Dry Eyes and Sjögren’s Syndrome

Sjögren’s Syndrome and Dry Eye. Many Canadians suffer from dry eye. There are two major causes of dry eye: decreased lacrimal tear secretion and loss of tears due to evaporation which can result in symptoms of irritation, blurring, grittiness, burning and dryness.

Dry eye is a hallmark symptom of Sjögren’s syndrome. Sjögren’s is a serious autoimmune disease that results in inflammation that damages the salivary, tear and mucous-secreting glands, resulting in dry eyes and dry mouth. The disease affects 1 in 70 Canadians, up to an estimated 430,000.  9 out 10 patients are women. On average, Sjögren’s affects people between 35 and 65 years of age, but children can also suffer. Sjögren’s can occur alone (Primary Sjögren’s syndrome) or as a compilation in rheumatoid arthritis, lupus, scleroderma or other connective tissue diseases (Secondary Sjögren’s syndrome).

The Role of Tears

The tear film is a complex structure that receives molecules from the lacrimal glands, the mucus secreting globet cells, conjunctival and corneal cells of the ocular surface as well as the oil secreting meibomian glands of the lids. In the normal eye, there is a steady stream of tears that is replenished regularly during the day with the blink.

Composition of the Tear Film

  1. The watery portion of the tears that come from the lacrimal glands and contain lubricants and special proteins that fight off infection and maintain the health of the surface cells.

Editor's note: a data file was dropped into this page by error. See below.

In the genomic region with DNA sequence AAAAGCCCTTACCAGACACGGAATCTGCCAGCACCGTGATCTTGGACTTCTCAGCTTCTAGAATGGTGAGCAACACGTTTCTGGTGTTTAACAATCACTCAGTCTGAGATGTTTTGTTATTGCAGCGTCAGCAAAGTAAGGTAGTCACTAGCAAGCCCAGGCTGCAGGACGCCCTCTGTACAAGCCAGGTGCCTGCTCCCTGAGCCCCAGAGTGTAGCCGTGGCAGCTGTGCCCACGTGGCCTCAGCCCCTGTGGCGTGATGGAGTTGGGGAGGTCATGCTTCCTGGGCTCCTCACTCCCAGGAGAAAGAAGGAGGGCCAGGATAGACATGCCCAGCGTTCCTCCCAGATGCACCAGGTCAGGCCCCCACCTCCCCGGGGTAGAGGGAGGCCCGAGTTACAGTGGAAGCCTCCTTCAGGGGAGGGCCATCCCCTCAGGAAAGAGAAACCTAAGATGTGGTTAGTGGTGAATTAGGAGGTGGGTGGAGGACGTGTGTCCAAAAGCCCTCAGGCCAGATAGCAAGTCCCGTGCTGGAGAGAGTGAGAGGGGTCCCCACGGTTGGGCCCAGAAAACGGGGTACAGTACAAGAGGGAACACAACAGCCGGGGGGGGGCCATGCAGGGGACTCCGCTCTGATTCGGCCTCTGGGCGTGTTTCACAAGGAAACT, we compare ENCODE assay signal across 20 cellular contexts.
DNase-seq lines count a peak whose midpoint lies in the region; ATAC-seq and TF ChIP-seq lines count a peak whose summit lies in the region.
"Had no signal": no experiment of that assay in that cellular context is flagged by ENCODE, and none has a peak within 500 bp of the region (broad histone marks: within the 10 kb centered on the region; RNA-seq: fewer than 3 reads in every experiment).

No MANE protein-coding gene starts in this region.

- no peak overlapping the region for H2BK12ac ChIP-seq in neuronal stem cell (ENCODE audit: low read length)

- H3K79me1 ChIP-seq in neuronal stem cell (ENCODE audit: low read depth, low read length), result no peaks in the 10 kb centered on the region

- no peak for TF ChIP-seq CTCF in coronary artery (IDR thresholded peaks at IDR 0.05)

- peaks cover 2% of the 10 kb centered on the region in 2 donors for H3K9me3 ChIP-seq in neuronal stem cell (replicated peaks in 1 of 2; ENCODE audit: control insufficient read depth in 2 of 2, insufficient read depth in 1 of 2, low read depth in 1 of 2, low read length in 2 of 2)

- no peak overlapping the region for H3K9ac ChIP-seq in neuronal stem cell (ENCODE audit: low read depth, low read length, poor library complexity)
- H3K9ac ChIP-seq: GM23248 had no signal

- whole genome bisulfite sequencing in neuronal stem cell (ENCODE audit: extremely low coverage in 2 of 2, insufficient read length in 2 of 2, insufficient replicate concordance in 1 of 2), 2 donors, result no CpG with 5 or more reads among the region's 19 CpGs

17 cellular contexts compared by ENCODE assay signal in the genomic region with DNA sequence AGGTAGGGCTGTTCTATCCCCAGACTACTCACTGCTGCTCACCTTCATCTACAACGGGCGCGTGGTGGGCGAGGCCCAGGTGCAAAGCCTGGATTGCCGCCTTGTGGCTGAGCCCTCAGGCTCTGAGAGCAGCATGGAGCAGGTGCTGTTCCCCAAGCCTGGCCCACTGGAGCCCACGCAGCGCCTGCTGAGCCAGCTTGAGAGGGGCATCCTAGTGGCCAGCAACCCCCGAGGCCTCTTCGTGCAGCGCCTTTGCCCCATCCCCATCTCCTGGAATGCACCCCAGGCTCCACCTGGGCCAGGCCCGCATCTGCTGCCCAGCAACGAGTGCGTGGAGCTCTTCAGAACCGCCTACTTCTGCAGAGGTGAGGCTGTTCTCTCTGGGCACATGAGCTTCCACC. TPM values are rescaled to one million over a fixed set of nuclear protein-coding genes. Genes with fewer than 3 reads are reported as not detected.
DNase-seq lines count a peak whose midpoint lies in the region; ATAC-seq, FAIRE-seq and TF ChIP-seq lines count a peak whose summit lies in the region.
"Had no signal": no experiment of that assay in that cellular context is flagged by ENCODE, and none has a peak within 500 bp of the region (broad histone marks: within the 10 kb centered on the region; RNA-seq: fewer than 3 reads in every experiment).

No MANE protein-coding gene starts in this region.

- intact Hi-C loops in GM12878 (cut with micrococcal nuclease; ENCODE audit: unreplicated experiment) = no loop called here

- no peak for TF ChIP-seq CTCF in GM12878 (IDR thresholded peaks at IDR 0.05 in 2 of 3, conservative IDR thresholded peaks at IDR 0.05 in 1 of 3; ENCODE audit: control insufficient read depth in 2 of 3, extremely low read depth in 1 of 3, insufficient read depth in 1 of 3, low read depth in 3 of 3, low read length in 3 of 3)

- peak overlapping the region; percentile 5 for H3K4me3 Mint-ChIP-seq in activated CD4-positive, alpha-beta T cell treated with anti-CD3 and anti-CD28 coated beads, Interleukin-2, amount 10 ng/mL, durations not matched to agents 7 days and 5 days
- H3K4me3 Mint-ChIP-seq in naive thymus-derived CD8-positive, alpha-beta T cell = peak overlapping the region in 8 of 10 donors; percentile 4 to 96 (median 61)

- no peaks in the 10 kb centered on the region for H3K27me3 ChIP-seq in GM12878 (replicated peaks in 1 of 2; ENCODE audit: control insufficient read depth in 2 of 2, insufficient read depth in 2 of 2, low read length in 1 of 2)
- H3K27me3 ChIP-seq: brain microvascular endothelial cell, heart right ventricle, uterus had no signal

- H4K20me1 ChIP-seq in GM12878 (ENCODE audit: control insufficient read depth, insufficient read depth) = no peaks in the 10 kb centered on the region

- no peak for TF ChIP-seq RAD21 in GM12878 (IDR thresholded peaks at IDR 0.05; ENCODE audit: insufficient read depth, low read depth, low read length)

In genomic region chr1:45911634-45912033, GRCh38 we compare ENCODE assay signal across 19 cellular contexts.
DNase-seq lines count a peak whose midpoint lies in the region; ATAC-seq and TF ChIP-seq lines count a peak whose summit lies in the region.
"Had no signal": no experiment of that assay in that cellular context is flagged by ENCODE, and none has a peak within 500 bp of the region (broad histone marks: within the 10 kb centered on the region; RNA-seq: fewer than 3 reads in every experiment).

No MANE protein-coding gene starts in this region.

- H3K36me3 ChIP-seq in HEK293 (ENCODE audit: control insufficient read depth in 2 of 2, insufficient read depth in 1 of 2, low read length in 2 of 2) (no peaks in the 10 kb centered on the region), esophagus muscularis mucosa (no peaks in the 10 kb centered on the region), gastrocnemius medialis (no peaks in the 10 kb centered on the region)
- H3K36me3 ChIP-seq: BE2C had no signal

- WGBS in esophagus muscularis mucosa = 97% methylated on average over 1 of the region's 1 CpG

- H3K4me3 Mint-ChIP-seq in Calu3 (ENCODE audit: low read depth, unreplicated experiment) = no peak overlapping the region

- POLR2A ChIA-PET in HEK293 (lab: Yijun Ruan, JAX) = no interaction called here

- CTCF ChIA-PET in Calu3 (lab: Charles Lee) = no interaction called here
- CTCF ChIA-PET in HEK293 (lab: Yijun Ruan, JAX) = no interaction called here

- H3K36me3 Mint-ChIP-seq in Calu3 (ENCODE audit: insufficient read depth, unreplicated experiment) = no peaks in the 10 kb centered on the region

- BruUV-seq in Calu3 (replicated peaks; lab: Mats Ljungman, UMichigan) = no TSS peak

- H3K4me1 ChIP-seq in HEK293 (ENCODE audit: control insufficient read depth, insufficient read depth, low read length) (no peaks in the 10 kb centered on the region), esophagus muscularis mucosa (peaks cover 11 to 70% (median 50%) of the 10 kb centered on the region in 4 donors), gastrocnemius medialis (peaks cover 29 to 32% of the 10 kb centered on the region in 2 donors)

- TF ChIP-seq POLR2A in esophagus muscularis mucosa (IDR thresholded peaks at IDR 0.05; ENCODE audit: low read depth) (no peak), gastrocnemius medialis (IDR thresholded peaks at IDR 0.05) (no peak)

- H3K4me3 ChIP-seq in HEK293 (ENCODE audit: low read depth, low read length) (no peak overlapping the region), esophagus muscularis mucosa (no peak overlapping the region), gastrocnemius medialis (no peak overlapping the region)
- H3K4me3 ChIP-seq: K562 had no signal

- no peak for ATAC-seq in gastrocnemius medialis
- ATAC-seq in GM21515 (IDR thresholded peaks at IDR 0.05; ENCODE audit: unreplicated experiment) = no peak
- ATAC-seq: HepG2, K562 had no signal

2. The mucus portion thickens the tear film and helps maintain a slippery surface so that the lids can move over the surface easily.
  3. The oils from the meibomian glands sit on the surface of the tear film to prevent evaporation.

Maintaining a normal tear film is hard work. When any of the glands or cells that supply the tears become compromised, the ocular surface sends signals of dryness, discomfort, grittiness and burning to the brain. This is the basis of dry eye disease. In Sjögren’s syndrome, most of these systems fail.

Diagnosing Dry Eye

Dry Eye is the most common presentation in eye care offices. Like many diseases, there is no one test that can determine the presence and the extent of this disease. However, optometrists and ophthalmologists can get a very good idea of what is going on by doing few tests:

  • Symptoms of Dry Eye

    • It is important that your eye care practitioner know how your eyes feel and you should discuss your symptoms during your examination.
  • Tear Flow Tests

    • Using Schirmer strips or phenol red threads to measure the flow of tears over a specified period of time allows some estimate of the function of the lacrimal gland. In Sjögren’s syndrome Schirmer testing is most often done without anaesthetic and for 5 minutes. A score of less than or equal to 5mm in at least one eye is characteristic of dry eye Sjögren’s syndrome related dry eye disease. A score of less than 10mm is characteristic of aqueous deficient dry eye.